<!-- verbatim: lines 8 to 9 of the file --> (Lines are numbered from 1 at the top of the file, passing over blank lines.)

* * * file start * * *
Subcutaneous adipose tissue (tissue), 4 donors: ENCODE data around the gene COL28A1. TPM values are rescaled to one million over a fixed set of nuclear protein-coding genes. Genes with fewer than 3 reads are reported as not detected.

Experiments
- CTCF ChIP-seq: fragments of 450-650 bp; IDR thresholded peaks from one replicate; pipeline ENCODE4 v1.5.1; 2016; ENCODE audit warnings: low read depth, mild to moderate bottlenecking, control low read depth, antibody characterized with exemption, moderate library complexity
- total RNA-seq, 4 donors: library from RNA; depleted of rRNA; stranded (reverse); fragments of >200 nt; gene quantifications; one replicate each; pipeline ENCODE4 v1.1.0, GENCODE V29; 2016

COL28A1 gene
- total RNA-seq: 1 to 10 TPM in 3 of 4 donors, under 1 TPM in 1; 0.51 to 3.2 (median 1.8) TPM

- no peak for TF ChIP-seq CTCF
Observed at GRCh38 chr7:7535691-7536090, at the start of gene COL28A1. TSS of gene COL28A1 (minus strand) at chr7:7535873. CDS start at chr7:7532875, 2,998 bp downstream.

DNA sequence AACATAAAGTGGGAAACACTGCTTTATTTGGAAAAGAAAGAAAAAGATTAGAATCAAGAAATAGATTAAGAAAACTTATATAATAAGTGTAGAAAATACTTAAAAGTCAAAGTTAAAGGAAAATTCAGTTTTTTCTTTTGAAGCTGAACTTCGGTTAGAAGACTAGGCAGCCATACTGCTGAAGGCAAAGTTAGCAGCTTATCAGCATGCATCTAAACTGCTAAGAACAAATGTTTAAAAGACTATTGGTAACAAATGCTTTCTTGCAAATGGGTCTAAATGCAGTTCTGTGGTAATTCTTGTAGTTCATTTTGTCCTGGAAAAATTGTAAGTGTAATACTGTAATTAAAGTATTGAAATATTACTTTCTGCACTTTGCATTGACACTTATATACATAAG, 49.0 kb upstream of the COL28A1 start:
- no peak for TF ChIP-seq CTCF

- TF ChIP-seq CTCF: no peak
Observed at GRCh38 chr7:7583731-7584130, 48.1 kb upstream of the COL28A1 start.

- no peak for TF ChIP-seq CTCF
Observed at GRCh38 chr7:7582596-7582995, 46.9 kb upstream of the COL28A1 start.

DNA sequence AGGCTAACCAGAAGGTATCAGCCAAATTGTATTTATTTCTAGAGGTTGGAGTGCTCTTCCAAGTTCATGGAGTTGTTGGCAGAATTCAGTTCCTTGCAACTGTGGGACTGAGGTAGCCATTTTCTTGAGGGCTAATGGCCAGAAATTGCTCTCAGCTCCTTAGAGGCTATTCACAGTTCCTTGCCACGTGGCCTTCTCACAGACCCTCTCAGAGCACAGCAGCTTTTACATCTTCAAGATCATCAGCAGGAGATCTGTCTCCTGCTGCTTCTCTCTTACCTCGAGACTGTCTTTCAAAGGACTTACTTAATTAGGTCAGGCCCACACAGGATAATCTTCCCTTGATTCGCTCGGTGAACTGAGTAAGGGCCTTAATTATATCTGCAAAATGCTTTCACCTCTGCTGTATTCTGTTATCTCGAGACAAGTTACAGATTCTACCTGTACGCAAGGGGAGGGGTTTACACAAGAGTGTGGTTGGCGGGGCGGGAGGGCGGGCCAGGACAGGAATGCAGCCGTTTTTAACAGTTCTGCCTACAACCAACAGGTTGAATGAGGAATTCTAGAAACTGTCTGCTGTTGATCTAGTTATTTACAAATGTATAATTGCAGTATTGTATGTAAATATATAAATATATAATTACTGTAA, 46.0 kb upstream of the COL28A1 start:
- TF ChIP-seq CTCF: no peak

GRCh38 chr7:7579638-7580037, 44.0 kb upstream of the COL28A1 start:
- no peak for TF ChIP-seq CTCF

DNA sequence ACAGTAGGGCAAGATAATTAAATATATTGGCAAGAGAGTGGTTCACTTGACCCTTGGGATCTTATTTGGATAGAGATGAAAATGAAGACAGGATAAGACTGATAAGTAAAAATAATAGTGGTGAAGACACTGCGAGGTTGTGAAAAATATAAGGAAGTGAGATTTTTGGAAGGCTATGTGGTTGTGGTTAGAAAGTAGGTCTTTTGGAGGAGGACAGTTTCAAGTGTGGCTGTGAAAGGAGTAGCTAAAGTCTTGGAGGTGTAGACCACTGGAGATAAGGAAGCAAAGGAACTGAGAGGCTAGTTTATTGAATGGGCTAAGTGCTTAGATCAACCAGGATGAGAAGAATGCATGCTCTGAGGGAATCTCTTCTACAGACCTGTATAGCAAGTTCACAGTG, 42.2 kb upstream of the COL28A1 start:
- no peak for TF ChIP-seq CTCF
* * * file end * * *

Observed at GRCh38 chr7:7535691-7536090, at the start of gene COL28A1. TSS of gene COL28A1 (minus strand) at chr7:7535873. CDS start at chr7:7532875, 2,998 bp downstream.

DNA sequence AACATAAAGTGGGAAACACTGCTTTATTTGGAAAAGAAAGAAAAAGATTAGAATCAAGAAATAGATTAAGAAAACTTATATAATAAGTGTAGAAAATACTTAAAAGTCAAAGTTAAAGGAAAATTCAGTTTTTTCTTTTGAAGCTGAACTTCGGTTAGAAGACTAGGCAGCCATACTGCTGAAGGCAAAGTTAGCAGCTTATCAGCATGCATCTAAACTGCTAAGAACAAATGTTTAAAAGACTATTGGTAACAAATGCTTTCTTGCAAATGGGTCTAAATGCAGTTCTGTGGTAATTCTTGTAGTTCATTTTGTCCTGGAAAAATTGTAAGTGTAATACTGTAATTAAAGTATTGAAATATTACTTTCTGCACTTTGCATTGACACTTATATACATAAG, 49.0 kb upstream of the COL28A1 start: